Voice from the Back
POVERTY AND WEALTH
American patriots like misguided patriots elsewhere in the world are fond of holding up “their” country as a paragon of fairness and equality, but where is the equality in the following figures quoted by the ultra patriotic CNN? “The richest 1% of U.S. households had a net worth 225 times greater than that of the average American household in 2009, according to analysis conducted by the Economic Policy Institute, a liberal think tank. That’s up from the previous record of 190 times greater, which was set in 2004” (CNN Money.com, 23 December). The truth is that the USA like every other country in capitalism has a wide gap between the haves and the havenots.
POVERTY AND ILL-HEALTH
It is often claimed by supporters of the NHS that while poor people may live in sub-standard housing and experience economic insecurity they have at least access to excellent medical care, but this is a complete fallacy. “Maternity services are close to breaking point and care for mothers is worsening, the UK’s leading midwife warns in a dramatic plea over the declining state of childbirth on the NHS. Labour wards are struggling to give women the proper quality of care under the ‘relentless’ pressure of a record birth rate, staff shortages and increasingly complex births, says Cathy Warwick, general secretary of the Royal College of Midwives” (Observer, 2 January) So you are exploited inside capitalism but at least you were born unlike some members of the working class that were even denied that by capitalism’s drive to cheapen production – and even reproduction.
POVERTY AND SEX
Every Hollywood romantic screenplay and lots of popular songs depict the magic of love but for many members of the working class the reality is much more sordid. “A fifth of homeless people have committed ‘imprisonable offences’ to spend a night in the cells and more than a quarter of women rough sleepers took an ‘unwanted sexual partner’ to escape their plight, new research out today shows. A survey of more than 400 rough sleepers by Sheffield Hallam University reveals the desperate steps taken by the homeless to find shelter…Unwanted sex has become a way out of homelessness for many. One in seven men and 28% of women had spent a night or longer with an unwanted sexual partner to ‘accommodate themselves’” (Guardian, 23 December). The reality behind the Hollywood fantasy and the pop song magic is that poverty destroys even the best of human aspirations. It is not the sort of thing Frank Sinatra would sing about – is it?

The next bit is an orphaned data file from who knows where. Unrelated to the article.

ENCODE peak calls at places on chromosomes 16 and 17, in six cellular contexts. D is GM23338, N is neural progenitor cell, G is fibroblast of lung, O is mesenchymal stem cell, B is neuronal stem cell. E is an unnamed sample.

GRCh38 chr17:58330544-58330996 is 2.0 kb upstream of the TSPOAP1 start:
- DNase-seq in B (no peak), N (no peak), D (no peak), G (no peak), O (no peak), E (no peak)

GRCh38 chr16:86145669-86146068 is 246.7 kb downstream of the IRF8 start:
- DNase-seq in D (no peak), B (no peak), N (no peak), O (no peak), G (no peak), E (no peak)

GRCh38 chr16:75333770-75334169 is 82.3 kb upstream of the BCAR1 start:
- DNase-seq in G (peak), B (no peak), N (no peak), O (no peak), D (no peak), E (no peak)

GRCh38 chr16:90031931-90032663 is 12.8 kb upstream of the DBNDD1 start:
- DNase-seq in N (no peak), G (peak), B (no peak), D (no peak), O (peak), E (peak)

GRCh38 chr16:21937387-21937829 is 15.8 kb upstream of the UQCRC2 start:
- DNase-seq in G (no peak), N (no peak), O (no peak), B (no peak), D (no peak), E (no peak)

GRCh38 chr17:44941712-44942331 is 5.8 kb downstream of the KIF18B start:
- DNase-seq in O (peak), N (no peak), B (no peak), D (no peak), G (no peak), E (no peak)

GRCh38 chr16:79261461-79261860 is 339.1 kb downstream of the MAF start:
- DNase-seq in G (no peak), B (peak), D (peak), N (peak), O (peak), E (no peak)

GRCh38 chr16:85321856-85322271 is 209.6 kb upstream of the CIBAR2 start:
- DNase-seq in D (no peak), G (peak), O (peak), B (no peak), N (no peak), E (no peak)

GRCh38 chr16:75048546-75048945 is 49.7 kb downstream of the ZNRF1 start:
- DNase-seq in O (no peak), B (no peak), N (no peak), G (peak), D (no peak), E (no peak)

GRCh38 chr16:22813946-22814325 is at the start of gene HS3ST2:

POVERTY AND CREDIT CARDS
One of the jibes often thrown at socialists is that the concept of world socialism is an idea that has been outgrown by the 21st century. We are constantly being told that we live in a new modern society where far from suffering the poverty of the 19th century members of the working class now have bank accounts, credit cards and mortgages. This rosy portrayal is hardly backed up by recent figures released by the charity Shelter. “Nearly one in ten of those in private rented accommodation used their credit card to cover the housing bill in the year August 2010, while about 8 per cent of mortgage borrowers did the same, the housing charity said. In many cases, residents struggling to make ends meet have withdrawn cash from their card to pay housing costs, pushing them deeper into debt” (Times, 6 January). Charity claim that two million now use their cards to pay their housing costs. This is hardly the new poverty-free society that its supporters claim.
IT’S NOT CRICKET
As children if we happened to be born in England we were taught about “sizzling sixes over the tuck shop roof” and nonsense about “play up play up for England chaps” and other such foolishnesses about cricket. If you happened to watch the England v. Australia cricket matches on TV you may have seem grown-up children still indulging in that nonsense. They call themselves “the Barmy Army” and who are we to argue with that adjective? Behind the worthwhile sporting endeavours of all the cricketers concerned lurks the usual sordid commercialism of capitalism. “This week, the England and Wales Cricket Board will try to capitalise on the first Ashes victory in Australia for 24 years by auctioning the rights to sponsor home Test matches from 2012. It is talking to a number of potential replacements for the current sponsor, npower, in the hope of netting up to £5m, 25% more than the previous deal” (Observer, 9 January). You may have seen it as a great 3-1 victory – they saw it as a great commercial opportunity. That is capitalism for you.